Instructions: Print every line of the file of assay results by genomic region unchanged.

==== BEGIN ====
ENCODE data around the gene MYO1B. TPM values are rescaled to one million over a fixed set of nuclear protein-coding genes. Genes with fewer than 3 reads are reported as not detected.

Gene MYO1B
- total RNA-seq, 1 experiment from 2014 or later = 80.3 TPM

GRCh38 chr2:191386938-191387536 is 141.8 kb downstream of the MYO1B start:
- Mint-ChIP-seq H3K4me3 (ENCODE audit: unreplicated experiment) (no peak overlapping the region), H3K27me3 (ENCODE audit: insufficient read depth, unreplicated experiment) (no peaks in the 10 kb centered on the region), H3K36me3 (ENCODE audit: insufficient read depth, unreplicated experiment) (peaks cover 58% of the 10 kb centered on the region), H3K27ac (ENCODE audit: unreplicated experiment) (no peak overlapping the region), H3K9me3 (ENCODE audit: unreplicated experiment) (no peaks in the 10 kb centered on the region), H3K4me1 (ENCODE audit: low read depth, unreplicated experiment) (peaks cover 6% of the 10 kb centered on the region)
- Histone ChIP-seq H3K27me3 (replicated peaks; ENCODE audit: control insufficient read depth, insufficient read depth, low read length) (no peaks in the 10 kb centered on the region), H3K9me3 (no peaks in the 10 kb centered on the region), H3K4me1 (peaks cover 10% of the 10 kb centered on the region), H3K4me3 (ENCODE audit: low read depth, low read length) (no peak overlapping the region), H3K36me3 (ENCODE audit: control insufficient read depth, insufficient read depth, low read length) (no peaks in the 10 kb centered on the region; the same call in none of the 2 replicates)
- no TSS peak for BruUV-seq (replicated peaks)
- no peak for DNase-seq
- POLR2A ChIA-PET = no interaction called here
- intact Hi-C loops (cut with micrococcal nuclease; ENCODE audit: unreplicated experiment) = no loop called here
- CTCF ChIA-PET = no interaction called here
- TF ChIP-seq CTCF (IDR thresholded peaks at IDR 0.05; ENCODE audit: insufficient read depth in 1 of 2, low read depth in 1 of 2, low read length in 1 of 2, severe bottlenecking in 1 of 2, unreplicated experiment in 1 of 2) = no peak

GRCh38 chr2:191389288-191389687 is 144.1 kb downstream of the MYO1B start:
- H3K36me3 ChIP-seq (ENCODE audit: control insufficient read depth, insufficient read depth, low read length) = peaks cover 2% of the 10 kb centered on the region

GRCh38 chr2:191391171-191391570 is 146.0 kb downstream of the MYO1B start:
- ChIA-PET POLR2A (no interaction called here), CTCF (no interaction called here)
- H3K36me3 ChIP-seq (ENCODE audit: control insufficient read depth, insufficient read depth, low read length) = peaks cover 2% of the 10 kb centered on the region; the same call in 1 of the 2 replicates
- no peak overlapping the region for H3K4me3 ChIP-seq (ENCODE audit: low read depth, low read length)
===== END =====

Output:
ENCODE data around the gene MYO1B. TPM values are rescaled to one million over a fixed set of nuclear protein-coding genes. Genes with fewer than 3 reads are reported as not detected.

Gene MYO1B
- total RNA-seq, 1 experiment from 2014 or later = 80.3 TPM

GRCh38 chr2:191386938-191387536 is 141.8 kb downstream of the MYO1B start:
- Mint-ChIP-seq H3K4me3 (ENCODE audit: unreplicated experiment) (no peak overlapping the region), H3K27me3 (ENCODE audit: insufficient read depth, unreplicated experiment) (no peaks in the 10 kb centered on the region), H3K36me3 (ENCODE audit: insufficient read depth, unreplicated experiment) (peaks cover 58% of the 10 kb centered on the region), H3K27ac (ENCODE audit: unreplicated experiment) (no peak overlapping the region), H3K9me3 (ENCODE audit: unreplicated experiment) (no peaks in the 10 kb centered on the region), H3K4me1 (ENCODE audit: low read depth, unreplicated experiment) (peaks cover 6% of the 10 kb centered on the region)
- Histone ChIP-seq H3K27me3 (replicated peaks; ENCODE audit: control insufficient read depth, insufficient read depth, low read length) (no peaks in the 10 kb centered on the region), H3K9me3 (no peaks in the 10 kb centered on the region), H3K4me1 (peaks cover 10% of the 10 kb centered on the region), H3K4me3 (ENCODE audit: low read depth, low read length) (no peak overlapping the region), H3K36me3 (ENCODE audit: control insufficient read depth, insufficient read depth, low read length) (no peaks in the 10 kb centered on the region; the same call in none of the 2 replicates)
- no TSS peak for BruUV-seq (replicated peaks)
- no peak for DNase-seq
- POLR2A ChIA-PET = no interaction called here
- intact Hi-C loops (cut with micrococcal nuclease; ENCODE audit: unreplicated experiment) = no loop called here
- CTCF ChIA-PET = no interaction called here
- TF ChIP-seq CTCF (IDR thresholded peaks at IDR 0.05; ENCODE audit: insufficient read depth in 1 of 2, low read depth in 1 of 2, low read length in 1 of 2, severe bottlenecking in 1 of 2, unreplicated experiment in 1 of 2) = no peak

GRCh38 chr2:191389288-191389687 is 144.1 kb downstream of the MYO1B start:
- H3K36me3 ChIP-seq (ENCODE audit: control insufficient read depth, insufficient read depth, low read length) = peaks cover 2% of the 10 kb centered on the region

GRCh38 chr2:191391171-191391570 is 146.0 kb downstream of the MYO1B start:
- ChIA-PET POLR2A (no interaction called here), CTCF (no interaction called here)
- H3K36me3 ChIP-seq (ENCODE audit: control insufficient read depth, insufficient read depth, low read length) = peaks cover 2% of the 10 kb centered on the region; the same call in 1 of the 2 replicates
- no peak overlapping the region for H3K4me3 ChIP-seq (ENCODE audit: low read depth, low read length)